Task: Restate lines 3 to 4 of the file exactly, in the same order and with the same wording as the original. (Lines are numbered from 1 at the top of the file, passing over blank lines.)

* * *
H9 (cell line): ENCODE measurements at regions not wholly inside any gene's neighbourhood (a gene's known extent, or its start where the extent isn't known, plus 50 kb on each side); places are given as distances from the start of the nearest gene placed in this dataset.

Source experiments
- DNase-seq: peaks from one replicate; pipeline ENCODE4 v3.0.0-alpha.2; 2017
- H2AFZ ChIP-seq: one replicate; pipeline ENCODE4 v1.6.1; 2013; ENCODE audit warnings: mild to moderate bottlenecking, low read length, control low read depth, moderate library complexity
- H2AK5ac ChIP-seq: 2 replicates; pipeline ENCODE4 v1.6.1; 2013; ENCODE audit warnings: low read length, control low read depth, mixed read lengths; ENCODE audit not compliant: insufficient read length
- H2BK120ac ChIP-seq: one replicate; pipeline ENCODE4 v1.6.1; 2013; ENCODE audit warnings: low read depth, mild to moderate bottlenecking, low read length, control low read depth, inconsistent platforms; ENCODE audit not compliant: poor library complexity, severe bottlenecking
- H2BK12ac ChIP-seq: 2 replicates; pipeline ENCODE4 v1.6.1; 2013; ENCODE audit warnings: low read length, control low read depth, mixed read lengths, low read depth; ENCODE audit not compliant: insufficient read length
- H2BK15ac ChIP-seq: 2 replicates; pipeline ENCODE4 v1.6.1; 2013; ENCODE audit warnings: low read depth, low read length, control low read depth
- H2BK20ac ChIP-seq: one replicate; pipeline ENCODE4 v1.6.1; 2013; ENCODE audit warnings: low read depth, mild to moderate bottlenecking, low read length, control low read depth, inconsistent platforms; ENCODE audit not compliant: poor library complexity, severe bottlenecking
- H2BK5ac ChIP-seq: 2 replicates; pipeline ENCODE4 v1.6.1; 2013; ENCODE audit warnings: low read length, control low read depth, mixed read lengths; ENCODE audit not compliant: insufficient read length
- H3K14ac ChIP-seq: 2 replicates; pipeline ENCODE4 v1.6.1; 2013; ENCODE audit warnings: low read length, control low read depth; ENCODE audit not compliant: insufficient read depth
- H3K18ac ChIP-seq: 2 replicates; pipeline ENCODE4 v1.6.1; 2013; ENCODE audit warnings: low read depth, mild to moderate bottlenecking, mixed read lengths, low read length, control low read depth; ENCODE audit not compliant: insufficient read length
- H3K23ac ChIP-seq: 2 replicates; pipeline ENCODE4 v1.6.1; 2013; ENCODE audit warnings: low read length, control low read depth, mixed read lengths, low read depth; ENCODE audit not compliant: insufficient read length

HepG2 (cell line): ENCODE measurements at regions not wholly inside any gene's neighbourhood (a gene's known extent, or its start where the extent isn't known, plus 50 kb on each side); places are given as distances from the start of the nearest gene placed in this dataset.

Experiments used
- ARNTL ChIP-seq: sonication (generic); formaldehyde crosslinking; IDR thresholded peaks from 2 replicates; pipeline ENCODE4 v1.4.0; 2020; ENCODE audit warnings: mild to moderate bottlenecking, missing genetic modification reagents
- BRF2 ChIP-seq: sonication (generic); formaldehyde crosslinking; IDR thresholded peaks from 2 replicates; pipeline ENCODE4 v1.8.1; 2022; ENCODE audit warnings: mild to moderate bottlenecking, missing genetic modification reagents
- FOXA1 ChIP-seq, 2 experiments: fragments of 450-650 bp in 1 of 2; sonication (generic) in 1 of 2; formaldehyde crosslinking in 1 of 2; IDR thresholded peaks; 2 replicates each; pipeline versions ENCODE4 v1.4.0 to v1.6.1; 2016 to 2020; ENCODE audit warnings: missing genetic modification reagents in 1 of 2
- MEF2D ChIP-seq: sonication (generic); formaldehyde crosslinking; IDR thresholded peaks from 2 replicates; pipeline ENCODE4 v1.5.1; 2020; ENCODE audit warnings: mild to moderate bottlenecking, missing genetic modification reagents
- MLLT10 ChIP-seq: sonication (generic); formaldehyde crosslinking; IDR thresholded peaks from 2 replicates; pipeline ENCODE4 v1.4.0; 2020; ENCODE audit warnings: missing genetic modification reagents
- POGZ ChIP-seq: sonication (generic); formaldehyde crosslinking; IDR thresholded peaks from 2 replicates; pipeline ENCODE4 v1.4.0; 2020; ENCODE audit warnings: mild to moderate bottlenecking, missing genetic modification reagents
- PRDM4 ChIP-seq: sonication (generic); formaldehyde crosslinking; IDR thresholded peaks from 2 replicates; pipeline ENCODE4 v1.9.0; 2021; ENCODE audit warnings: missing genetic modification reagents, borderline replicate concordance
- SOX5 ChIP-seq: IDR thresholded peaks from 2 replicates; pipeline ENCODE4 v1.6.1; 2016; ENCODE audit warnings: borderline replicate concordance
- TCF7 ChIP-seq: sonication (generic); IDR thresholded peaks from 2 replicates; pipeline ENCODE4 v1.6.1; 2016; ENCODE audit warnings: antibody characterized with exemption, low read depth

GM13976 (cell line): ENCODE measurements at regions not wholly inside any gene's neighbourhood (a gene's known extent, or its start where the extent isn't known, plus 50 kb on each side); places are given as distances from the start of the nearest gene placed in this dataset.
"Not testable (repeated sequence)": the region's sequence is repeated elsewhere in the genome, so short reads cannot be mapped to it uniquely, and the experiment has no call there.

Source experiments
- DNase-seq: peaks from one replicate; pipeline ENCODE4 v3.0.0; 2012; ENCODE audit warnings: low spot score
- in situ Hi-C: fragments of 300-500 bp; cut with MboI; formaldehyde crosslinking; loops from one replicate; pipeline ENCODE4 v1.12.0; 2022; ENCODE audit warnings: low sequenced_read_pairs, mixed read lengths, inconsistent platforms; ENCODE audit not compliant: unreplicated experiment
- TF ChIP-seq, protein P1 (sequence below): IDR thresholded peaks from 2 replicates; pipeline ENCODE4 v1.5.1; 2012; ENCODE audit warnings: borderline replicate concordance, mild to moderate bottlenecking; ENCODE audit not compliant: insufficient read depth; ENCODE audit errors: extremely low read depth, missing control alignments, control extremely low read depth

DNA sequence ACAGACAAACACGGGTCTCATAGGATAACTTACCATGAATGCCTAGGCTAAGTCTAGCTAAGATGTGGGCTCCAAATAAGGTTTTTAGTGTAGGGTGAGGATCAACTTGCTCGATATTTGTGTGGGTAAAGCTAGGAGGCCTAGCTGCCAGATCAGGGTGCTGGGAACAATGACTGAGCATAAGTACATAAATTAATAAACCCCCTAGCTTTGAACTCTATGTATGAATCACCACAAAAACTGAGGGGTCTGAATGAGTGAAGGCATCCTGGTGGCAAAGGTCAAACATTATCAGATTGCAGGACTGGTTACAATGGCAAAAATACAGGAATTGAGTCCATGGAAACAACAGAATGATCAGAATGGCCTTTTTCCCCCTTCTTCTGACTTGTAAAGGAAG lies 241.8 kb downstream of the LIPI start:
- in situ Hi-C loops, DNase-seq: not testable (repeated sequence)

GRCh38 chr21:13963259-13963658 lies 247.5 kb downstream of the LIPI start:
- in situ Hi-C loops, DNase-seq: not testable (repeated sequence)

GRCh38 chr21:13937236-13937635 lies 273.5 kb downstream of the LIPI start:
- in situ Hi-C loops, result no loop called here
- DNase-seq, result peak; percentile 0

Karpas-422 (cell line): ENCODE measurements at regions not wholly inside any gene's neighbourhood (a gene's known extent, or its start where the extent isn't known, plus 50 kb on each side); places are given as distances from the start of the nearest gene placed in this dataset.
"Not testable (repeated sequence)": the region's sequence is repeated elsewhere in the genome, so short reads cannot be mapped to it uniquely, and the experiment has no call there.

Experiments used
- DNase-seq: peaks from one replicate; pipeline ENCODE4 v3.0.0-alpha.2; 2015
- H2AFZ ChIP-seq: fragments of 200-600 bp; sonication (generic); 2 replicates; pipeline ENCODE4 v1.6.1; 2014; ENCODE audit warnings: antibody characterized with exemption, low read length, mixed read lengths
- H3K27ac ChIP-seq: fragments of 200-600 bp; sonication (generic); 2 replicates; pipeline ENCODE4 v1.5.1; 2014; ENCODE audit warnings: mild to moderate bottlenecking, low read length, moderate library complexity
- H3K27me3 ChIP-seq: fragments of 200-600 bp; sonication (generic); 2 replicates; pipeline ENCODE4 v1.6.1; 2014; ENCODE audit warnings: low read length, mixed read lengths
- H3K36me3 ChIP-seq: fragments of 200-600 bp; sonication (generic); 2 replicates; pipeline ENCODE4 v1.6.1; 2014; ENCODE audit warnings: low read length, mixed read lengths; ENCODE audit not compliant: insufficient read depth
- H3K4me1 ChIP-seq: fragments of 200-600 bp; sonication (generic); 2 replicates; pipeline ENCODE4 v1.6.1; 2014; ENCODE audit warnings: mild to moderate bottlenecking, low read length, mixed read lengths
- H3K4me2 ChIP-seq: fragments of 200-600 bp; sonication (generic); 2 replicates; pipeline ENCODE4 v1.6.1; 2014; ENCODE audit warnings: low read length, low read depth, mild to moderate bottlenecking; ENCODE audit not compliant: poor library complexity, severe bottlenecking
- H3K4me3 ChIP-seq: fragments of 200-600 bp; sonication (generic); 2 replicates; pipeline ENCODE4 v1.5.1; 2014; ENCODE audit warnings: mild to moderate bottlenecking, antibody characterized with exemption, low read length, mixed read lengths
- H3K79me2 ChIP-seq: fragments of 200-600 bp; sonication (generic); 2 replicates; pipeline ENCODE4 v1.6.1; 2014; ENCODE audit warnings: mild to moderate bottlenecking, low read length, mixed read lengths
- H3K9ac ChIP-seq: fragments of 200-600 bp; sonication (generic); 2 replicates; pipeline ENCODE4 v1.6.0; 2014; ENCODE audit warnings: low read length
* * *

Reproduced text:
- DNase-seq: peaks from one replicate; pipeline ENCODE4 v3.0.0-alpha.2; 2017
- H2AFZ ChIP-seq: one replicate; pipeline ENCODE4 v1.6.1; 2013; ENCODE audit warnings: mild to moderate bottlenecking, low read length, control low read depth, moderate library complexity